rebelling against low expectations

5 Practical Ways to Serve the Elderly In Your Life


Recently, I wrote about how important it is to serve despite any lies the devil might feed us (find that article here). As I pondered the topic more, I thought about the situation the world is in at the moment.

Many of you may be thinking that yes, serving sounds great, but how do I do that now? If the last article covered serving in theory, this one covers one aspect of how to put this into practice.

While we can (and should!) serve anyone in our churches, there is a specific call to help the elderly, and in particular, widows (e.g. James 1:27). Here are five ways you can serve the elderly during the pandemic.

1. Call them.

Serving at its heart is showing that you care even if it means going out of your way to do something for another person. Often, the elderly are lonely people. Now, during this global pandemic, many are even more lonely than usual.

When lockdown started, my family had a rule that each of us calls one older person a day. That worked really well, and it was always encouraging to hear how much a simple ten-minute call meant to them! Set yourself a goal – one call a week, for example – and then stick to it.

2. Listen to them.

Calling them sounds simple, right? It is! It doesn’t take much more than that to make someone’s day. But if we take another look at what serving means, we see that just calling them is not enough. To show how much you care, you have to do more.

Once you have them on the phone, listen to them. Since elderly people have been through a lot more than we have, it’s natural for them to want to share their experiences and life story. And honestly, what better way to learn than through someone’s life?

I know. Sometimes we don’t feel like listening to someone ramble, but guess what? Listening anyway is love at its core. And that is what serving is all about. Click To Tweet

3. Offer to do their shopping.

We’ve all heard the drill: It can be dangerous for the elderly to be out and about because of the coronavirus. One of the easiest ways to practically serve the elderly is to offer to run errands for them. That could mean going shopping or taking something to the post office for them. And practical help doesn’t have to end there.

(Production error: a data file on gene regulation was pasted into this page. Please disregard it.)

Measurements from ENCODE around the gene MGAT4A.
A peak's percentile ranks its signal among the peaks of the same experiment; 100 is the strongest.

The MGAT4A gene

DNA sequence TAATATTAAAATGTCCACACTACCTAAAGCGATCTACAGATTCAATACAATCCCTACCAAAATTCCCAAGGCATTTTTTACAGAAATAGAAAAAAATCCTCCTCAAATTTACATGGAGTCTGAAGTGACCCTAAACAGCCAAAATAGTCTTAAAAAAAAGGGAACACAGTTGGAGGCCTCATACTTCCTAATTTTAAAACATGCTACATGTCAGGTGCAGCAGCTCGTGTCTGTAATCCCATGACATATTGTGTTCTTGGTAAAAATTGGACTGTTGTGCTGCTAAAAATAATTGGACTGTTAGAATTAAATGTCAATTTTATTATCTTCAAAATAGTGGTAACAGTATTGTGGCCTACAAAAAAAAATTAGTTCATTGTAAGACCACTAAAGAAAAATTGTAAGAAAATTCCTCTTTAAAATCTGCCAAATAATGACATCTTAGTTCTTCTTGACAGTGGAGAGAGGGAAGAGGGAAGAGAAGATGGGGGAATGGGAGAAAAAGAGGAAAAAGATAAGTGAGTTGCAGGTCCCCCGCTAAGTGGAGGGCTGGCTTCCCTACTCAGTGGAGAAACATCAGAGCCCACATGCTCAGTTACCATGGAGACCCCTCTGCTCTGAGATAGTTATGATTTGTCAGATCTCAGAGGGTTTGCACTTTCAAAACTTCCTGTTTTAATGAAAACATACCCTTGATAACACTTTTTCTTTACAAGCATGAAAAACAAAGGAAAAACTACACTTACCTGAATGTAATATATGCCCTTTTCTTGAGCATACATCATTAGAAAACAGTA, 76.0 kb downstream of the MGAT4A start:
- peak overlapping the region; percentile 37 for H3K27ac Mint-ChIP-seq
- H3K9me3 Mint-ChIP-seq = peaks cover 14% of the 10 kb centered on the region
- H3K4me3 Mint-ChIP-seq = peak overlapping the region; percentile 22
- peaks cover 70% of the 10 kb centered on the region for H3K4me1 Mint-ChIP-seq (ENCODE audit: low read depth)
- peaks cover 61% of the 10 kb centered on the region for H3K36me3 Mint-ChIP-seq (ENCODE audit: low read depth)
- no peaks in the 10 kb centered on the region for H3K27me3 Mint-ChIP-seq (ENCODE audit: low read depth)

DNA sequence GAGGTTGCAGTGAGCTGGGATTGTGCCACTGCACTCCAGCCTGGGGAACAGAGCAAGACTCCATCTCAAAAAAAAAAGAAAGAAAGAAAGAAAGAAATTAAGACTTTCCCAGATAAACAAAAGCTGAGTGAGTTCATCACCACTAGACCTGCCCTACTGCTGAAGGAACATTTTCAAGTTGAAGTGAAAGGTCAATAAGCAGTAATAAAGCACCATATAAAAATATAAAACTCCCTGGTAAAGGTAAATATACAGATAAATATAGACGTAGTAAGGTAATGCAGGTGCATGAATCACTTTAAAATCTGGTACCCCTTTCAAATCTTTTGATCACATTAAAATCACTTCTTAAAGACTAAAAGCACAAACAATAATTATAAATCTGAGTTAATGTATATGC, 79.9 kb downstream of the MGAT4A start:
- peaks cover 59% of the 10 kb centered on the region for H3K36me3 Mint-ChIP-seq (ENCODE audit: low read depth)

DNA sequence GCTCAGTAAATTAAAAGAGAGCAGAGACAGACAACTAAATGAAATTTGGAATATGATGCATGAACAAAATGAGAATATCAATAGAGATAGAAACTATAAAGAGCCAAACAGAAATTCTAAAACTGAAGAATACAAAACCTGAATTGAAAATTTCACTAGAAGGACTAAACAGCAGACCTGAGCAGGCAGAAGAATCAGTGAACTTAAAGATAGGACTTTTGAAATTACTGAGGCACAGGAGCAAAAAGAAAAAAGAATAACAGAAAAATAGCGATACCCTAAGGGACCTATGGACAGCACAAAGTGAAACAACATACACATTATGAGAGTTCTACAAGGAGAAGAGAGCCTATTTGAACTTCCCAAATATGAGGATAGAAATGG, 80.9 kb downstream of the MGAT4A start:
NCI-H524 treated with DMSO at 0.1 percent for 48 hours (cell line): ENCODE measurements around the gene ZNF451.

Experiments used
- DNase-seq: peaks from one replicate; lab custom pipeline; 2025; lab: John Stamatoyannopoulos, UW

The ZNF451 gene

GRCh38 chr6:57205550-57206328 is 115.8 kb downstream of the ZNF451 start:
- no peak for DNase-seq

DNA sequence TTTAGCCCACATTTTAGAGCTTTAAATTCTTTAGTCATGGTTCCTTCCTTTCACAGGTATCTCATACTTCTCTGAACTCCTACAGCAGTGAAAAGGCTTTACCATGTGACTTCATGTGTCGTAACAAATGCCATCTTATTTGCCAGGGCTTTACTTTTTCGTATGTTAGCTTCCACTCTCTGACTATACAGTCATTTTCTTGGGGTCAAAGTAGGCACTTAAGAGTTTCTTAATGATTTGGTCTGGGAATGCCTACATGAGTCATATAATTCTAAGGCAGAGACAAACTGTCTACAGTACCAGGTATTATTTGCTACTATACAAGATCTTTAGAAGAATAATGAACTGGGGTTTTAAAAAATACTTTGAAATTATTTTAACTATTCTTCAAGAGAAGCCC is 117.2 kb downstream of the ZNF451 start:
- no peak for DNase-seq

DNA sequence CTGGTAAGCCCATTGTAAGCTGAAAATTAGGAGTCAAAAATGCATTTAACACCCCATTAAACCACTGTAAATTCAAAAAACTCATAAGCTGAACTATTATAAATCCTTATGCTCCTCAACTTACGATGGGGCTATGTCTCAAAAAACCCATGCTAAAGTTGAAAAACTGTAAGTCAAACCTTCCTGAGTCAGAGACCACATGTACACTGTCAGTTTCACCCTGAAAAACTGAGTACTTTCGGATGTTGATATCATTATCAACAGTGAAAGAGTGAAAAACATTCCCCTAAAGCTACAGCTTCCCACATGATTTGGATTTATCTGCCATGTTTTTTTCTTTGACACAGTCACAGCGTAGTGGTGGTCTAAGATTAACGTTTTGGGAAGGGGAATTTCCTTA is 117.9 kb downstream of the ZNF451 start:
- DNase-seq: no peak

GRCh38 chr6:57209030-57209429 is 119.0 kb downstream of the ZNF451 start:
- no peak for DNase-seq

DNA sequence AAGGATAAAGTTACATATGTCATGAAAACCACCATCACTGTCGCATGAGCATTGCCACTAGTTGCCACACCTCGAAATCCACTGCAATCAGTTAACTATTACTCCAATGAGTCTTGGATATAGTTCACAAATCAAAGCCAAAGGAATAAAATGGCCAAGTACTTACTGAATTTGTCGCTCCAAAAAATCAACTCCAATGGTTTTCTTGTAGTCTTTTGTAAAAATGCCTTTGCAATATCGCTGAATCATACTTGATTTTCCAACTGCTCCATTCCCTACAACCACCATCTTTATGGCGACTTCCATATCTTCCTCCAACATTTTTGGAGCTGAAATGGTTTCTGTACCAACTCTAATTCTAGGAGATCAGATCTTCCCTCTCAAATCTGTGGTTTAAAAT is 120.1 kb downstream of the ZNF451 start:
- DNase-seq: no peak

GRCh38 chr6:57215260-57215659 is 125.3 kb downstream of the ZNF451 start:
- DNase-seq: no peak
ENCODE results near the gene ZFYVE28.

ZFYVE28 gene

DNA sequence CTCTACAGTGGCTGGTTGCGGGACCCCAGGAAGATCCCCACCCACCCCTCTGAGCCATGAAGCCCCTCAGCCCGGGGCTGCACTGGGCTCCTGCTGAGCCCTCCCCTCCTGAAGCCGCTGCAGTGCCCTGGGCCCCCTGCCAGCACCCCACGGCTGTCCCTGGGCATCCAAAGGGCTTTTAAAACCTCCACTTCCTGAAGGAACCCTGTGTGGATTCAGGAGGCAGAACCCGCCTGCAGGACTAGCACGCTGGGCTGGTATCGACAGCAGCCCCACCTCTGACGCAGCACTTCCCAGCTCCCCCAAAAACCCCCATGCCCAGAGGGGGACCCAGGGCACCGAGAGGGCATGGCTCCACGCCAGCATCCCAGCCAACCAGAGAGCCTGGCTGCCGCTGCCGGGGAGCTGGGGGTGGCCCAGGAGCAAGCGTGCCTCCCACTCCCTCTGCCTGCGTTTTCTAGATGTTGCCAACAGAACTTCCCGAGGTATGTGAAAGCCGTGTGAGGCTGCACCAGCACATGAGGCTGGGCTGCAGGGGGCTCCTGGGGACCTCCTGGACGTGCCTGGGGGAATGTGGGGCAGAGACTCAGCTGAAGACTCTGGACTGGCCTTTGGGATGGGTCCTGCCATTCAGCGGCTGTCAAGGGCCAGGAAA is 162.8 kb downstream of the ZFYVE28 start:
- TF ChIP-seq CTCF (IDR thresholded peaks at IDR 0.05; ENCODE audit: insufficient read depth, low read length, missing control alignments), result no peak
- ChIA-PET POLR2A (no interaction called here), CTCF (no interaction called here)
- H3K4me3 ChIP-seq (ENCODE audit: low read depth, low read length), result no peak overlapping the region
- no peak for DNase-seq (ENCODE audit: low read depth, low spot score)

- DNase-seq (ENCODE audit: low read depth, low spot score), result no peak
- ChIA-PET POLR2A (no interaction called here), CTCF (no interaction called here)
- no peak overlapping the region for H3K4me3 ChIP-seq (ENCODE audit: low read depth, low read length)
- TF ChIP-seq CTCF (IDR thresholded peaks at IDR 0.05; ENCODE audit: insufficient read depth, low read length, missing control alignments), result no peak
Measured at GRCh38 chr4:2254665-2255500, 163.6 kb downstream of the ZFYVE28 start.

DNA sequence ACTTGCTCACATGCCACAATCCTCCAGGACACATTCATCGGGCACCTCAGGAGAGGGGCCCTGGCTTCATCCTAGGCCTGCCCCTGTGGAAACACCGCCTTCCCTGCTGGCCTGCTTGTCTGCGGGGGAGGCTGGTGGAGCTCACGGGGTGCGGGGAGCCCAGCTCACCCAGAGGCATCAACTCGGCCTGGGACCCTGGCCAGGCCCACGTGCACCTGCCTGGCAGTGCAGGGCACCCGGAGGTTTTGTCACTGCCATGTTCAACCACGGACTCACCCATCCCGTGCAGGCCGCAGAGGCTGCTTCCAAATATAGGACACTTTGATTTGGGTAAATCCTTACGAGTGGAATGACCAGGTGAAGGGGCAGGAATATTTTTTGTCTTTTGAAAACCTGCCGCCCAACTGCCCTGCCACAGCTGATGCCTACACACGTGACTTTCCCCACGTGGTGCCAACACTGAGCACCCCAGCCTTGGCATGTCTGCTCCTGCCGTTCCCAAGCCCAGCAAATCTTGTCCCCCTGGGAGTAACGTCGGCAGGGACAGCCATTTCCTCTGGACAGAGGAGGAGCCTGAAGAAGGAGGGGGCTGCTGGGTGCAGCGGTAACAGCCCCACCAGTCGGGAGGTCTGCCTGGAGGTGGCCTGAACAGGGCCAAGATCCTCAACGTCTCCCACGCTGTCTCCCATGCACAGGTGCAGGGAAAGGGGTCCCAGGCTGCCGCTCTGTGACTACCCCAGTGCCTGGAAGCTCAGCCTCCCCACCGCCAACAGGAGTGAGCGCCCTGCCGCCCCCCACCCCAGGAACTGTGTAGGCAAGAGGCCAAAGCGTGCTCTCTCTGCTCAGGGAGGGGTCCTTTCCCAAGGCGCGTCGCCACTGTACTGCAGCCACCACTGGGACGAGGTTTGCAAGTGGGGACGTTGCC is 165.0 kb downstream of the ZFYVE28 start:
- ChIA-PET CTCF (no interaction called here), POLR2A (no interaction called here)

Do you know someone who has a garden but can’t take care of it? Get some friends together for a gardening day and have a go at fixing it up. Other ideas could be cooking or baking something for them. Your imagination is the limit when it comes to practically serving.

4. Send them a letter or a card.

A while ago, my siblings and I each wrote a letter or made a card for our grandfather. Then, we put it all into an envelope and sent it off. The next time he called, he thanked each of us about ten times for the letters and cards. What took just a little effort on our part made a world of difference to him.

Writing a letter or making and writing a card is one of the best ways to serve the elderly. Why? They can set the card up and read it again and again. And every time they look at it, they are reminded that someone went out of their way to show them that they care.

5. Pray for them.

The most important gift you can give anyone is prayer. Is there anything greater than talking to the King of kings and Lord of lords? Nothing you can ever do for anyone will have more value than an earnest prayer sent to heaven.

So, friend, go serve! For when we are serving, God’s love shines through us.

Check out yesterday’s article for 3 Reasons Teenagers Need Senior Citizen Friends by Sara Willoughby!

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About the author

Sarah Susanna Rhomberg

is a teen who lives in Europe and is fluent in both English and German. When not writing, you will often find her reading or working on the organization of a camp for children – always with a mug of herbal tea at hand. Sarah wants to live her life for Christ and writes to glorify Him. Connect with her through her email list here.

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rebelling against low expectations

The Rebelution is a teenage rebellion against low expectations—a worldwide campaign to reject apathy, embrace responsibility, and do hard things. Learn More →